Like their real-world counterpart, a quickly jotted digital sticky note placed prominently on the desktop can be just the reminder or inspirational message you need. And it won't bulk up the landfill when you trash it.
Software sticky notes are simply movable widgets that contain text, and even the simplest possess some font, color, and formatting customization. Most of the apps I looked at let you add alarms, sounds, and hot key shortcuts. The more advanced programs are surprisingly powerful, adding sophisticated synchronizing features and management platforms to track notes and reduce desktop clutter.
Not all the sticky notes products are free (NoteZilla) , and not all the paid products are good (StickyNote). Here are six popular studs and duds you should take note of.
Despite a recent update, MagicNotes is an archaic, unmagical disappointment. Sure you can send notes, set an alarm, and change the font, but the default yellow note, modeled after the Post-it brand, doesn't do much other than add text and insert the date and time. It's possible to change the note's color to one of six bright hues, and you'll have to click down a layer to access the full-spectrum palate. It would be hard to recommend the program over a free sticky note alternative; with a $15 price tag, you should cross it off your list.
By far the most stylish and advanced, NoteZilla is also the most expensive of the stack at $30. That shouldn't put off frequent note-takers who require precise organization, or those who will pay to dress up a useful, reliable app.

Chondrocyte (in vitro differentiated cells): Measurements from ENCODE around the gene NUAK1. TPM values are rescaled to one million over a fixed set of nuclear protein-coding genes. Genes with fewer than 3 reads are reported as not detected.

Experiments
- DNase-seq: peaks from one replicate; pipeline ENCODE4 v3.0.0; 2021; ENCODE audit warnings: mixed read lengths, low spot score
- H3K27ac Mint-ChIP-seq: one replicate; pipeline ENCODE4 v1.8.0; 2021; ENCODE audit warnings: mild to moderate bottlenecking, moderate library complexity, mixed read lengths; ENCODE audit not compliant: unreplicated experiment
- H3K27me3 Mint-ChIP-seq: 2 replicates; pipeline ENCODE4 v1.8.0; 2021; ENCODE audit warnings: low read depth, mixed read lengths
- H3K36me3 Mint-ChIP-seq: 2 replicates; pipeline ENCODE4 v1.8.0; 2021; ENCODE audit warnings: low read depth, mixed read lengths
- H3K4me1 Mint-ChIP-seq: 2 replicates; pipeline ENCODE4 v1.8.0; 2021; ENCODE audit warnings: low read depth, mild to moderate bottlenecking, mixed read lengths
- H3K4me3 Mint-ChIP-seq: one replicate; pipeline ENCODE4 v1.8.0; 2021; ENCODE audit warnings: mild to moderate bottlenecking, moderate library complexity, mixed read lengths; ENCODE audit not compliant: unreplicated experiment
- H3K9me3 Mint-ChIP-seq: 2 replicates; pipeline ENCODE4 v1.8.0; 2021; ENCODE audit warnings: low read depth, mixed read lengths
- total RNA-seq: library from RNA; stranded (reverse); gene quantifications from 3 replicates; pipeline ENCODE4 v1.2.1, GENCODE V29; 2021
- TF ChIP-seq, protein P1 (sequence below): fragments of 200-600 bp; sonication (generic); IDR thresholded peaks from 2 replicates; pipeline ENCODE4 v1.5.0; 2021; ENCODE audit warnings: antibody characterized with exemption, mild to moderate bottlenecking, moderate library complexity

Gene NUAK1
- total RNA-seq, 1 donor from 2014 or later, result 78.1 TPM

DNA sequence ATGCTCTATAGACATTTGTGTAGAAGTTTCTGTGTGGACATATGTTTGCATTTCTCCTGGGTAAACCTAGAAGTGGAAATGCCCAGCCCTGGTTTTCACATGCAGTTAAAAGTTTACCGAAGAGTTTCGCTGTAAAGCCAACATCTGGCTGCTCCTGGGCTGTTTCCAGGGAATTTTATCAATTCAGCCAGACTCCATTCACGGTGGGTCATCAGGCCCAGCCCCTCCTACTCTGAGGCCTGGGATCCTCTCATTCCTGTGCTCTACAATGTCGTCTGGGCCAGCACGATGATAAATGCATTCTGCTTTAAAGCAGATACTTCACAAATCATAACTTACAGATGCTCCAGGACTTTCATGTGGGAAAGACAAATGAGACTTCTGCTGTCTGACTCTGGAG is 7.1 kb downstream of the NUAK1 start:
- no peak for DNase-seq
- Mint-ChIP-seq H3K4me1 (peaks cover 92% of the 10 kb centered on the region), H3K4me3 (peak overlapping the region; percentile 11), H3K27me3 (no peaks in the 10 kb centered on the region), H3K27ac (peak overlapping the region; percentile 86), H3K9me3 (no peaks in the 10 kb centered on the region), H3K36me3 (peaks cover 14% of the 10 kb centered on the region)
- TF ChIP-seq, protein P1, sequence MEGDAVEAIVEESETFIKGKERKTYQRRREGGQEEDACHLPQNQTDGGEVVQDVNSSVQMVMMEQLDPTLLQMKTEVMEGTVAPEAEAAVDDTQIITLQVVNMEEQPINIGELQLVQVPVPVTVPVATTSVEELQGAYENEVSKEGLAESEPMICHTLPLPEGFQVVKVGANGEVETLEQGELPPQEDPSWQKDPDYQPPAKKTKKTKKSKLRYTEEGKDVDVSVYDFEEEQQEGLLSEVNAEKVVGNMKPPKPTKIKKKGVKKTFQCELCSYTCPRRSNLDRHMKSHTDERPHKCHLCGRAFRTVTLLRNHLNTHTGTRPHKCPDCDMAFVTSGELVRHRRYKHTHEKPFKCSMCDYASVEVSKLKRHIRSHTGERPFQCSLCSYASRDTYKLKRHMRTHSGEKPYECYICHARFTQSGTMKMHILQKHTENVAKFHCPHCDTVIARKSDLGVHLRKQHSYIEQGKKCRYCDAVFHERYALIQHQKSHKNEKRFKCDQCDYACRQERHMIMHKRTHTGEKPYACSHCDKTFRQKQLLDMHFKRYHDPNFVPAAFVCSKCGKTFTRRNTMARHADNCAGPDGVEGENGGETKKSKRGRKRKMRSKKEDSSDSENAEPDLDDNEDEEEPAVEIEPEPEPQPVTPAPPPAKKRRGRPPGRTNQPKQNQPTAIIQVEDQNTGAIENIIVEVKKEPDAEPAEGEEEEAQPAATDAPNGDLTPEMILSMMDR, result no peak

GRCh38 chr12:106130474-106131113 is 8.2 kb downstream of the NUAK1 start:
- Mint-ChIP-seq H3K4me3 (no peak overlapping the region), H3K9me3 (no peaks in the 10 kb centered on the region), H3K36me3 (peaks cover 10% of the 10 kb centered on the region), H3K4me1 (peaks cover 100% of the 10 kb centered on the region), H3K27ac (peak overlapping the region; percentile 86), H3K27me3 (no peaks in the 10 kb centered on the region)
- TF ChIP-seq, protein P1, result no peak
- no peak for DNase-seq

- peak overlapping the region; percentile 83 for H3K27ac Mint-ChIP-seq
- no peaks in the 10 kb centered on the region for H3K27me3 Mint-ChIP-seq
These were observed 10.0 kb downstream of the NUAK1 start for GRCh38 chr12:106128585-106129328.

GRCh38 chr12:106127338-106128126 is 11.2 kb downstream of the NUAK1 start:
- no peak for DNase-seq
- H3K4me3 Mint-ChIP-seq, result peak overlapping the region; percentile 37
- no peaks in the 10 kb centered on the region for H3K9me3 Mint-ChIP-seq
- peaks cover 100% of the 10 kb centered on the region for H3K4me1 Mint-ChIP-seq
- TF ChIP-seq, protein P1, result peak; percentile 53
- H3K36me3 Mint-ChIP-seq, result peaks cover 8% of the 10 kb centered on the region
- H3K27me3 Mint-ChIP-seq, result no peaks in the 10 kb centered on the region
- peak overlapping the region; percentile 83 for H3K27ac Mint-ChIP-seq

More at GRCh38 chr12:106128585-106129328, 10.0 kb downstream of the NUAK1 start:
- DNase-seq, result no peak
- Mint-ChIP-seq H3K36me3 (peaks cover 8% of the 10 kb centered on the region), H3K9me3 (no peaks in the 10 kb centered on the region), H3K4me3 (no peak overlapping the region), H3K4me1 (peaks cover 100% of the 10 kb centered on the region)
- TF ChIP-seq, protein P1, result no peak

NoteZilla makes a good case for itself with attractive notes that are customizable by color, font and font size, and an array of skins. The feature list is impressive--you can tag notes and attach pictures, set the note's transparency and assign a priority to remind yourself of urgent tasks. Notes can "roll up" so only their titles show, fitting multiple note stubs in the space of a single note. Like other note programs, you can send notes across e-mail and a computer network, but an added bonus is being able to synchronize notes with Outlook and your Palm device. NoteZilla won't, however, add contacts from Outlook.
A well-organized notes manager keeps tabs on your note content and location, and additionally offers "memoboards," folders for storing categories of notes you don't want to attach to the desktop.
Post-it Software Notes Lite
The free version of the classic yellow sticky note is fairly basic, but functional. Unlike most desktop notes programs, Post-it strongly adheres to its sunny yellow note with black text. There's no color tweaking here. If you'd like, you can resize the notes, and they'll never grow too large on their own. A scroll bar and scrolling arrows keep longer notes under control.
The note's alarm and image attachment extras are useful, and so is the cutout window that flashes a new desktop note through whichever Web site or app you're in when you create it. It's convenient to create a note without toggling over to the desktop, but the flip side is having to live with the always-on Post-it creation widget that hovers over every screen and can get in the way.